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Green Building Bible, Fourth Edition
Green Building Bible, fourth edition (both books)
These two books are the perfect starting place to help you get to grips with one of the most vitally important aspects of our society - our homes and living environment.

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    • CommentAuthorjamesingram
    • CommentTimeAug 12th 2014 edited
    Steamyteas wrote
    "In the short term we should be reducing energy usage (but no one has every taken me up on my 48 kWh/day challenge, ever) as it is a fast and effective way to reduce CO2e, improve air quality, reduce dependency etc, but it is not a cheap option, and probably never will be. "

    Would you like to expand on this,
    does it include all aspect of life ?
    • CommentTimeAug 12th 2014
    Copied from http://www.greenbuildingforum.co.uk/forum114/comments.php?DiscussionID=12434&page=1#Item_12 :

    ST's 48kWh/day sounds a super-virtuous challenge, and it is - but it's still a stupendous amount of energy - it's the work output of 2.3 carthorses working continuously solely for the benefit of just one household. Or 13 super-fit Enduro cyclists pedaling away continuously 24/7. Or 20 or 30 slaves or serfs working long days, which is a fraction of what it took till recently, for an elite family to live 'civilised'.

    If only to avoid the inevitable return to that last, is good enough reason for humanity to use technology now to learn to live 'comfortably' in the future with zero need for imported, bought in, commodity energy; instead making do (comfortably) with the free energy, principally solar, that is available to every dwelling.
    Slight typo in the title! 48Wh/day really *would* be challenging!!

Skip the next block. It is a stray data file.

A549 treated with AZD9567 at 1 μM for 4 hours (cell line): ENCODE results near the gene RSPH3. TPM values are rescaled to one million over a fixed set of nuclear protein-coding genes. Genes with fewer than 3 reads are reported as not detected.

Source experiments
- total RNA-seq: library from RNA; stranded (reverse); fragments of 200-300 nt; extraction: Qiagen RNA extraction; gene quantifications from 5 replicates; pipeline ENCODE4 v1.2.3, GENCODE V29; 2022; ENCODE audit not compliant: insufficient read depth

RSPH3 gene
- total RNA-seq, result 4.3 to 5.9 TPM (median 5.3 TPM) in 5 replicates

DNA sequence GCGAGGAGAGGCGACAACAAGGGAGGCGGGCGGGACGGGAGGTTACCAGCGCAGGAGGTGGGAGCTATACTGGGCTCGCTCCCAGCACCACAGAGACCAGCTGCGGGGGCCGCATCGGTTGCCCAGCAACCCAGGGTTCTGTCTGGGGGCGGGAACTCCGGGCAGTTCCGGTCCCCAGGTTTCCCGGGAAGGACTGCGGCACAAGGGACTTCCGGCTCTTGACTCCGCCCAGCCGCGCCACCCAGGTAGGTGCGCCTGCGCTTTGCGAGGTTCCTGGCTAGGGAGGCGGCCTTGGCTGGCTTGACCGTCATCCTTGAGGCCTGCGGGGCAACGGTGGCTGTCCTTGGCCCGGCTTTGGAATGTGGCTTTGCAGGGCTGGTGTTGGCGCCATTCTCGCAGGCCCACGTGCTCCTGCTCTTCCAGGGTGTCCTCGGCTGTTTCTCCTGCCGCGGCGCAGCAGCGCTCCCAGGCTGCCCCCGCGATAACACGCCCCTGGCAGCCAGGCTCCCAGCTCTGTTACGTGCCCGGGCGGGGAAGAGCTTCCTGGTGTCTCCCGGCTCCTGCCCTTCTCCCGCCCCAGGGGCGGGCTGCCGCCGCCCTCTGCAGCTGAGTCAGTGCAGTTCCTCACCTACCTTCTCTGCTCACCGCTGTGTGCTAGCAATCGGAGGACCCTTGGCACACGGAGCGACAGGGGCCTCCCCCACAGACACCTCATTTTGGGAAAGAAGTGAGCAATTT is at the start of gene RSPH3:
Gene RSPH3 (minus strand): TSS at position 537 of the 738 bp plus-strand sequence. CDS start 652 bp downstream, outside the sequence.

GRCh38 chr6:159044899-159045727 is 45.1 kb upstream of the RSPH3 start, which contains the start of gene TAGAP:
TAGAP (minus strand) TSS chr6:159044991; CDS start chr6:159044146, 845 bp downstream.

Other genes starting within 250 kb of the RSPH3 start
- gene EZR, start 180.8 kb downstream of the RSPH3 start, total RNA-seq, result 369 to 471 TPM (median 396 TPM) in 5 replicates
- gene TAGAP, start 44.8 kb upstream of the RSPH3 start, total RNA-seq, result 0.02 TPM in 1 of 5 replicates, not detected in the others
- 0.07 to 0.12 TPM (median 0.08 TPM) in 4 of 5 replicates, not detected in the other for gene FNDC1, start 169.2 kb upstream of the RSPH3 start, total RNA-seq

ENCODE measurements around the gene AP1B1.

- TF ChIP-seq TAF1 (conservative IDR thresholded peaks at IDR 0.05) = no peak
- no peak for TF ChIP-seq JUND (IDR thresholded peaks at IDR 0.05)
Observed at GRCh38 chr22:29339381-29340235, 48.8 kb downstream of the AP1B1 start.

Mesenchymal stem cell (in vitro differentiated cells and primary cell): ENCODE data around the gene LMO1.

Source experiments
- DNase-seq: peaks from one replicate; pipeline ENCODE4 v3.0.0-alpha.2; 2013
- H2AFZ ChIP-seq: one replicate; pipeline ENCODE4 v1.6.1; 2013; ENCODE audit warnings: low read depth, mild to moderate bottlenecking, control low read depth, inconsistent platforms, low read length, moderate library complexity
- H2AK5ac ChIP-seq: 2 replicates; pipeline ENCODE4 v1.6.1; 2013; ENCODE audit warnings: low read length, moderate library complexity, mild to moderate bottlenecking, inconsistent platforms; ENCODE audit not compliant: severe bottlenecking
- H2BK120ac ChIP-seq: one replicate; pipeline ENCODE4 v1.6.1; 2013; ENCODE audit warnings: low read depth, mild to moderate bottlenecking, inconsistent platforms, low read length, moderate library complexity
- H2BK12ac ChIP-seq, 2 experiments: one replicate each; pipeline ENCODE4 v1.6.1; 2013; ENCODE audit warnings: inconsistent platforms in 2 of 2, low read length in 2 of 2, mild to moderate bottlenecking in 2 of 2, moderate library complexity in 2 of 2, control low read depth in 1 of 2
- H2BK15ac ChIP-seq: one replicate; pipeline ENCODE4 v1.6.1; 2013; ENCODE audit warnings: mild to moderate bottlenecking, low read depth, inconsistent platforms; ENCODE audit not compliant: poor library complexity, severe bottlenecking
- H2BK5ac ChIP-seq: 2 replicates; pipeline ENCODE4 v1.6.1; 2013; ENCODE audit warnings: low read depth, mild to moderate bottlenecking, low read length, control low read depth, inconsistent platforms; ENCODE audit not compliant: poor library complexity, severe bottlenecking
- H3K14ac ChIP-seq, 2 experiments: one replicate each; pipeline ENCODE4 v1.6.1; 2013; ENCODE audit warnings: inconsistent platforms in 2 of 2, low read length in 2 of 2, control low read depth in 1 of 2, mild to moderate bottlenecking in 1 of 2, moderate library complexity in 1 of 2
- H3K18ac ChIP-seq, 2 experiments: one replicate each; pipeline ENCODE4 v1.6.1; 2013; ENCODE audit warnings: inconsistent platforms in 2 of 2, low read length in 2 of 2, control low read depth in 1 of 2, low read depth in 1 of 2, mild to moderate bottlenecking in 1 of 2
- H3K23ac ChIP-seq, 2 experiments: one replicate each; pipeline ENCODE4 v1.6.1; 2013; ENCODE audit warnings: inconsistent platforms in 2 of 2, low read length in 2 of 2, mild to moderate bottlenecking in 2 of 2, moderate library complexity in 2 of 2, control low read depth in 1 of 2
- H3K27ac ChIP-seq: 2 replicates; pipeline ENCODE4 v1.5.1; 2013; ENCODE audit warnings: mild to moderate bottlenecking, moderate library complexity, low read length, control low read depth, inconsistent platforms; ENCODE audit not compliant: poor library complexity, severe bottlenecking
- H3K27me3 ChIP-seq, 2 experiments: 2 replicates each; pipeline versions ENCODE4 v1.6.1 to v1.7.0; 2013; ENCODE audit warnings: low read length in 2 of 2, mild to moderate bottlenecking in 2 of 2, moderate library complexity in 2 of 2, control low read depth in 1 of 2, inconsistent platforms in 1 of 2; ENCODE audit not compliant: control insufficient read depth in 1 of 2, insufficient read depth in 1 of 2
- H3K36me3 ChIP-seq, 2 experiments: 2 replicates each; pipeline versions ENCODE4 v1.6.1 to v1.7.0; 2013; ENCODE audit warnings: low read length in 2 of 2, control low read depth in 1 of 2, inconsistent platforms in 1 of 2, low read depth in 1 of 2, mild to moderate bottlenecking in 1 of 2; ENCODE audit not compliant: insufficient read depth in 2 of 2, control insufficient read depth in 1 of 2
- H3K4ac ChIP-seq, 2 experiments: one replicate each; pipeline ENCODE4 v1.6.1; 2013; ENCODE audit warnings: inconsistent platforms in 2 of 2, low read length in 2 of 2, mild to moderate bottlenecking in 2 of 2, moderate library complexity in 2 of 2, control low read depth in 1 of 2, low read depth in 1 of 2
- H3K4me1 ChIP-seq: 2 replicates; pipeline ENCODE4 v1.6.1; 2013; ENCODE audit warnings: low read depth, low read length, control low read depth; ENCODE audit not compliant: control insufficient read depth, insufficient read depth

• CommentAuthorjamesingram
    • CommentTimeAug 12th 2014 edited
    yes indeed, but we need to start somewhere. Reducing load is part of the dual challenge hand in hand with
    utilising free energy. A good first step as many suggest.
    my family of 5, last year (june to june) used
    2.1kwh/day each person for our home energy consumption (gas+electric+wood-PV)
    so then we add
    consumer good
    what are these other values ?
    Posted By: Nick ParsonsSlight typo in the title! 48Wh/day really *would* be challenging!!

    edited :confused:
    • CommentTimeAug 12th 2014 edited
    48 kWh/day or 2 kW is the world per capita average, for everything. Most of this is going to be wood burning in the very underdeveloped countries and much more that that is going to be infrastructure in developed countries.
    We pay to run hospitals, roads and schools regardless of whether we use them or not.

    Food is the tricky one, we need about 2.25 kWh/day of it, but processing it can be very energy intensive (my neighbour thinks that pasta takes 25 minutes to cook). So I would not count the basic food joules, but I would count the transport and processing (just in case a windfall vegan comes alone).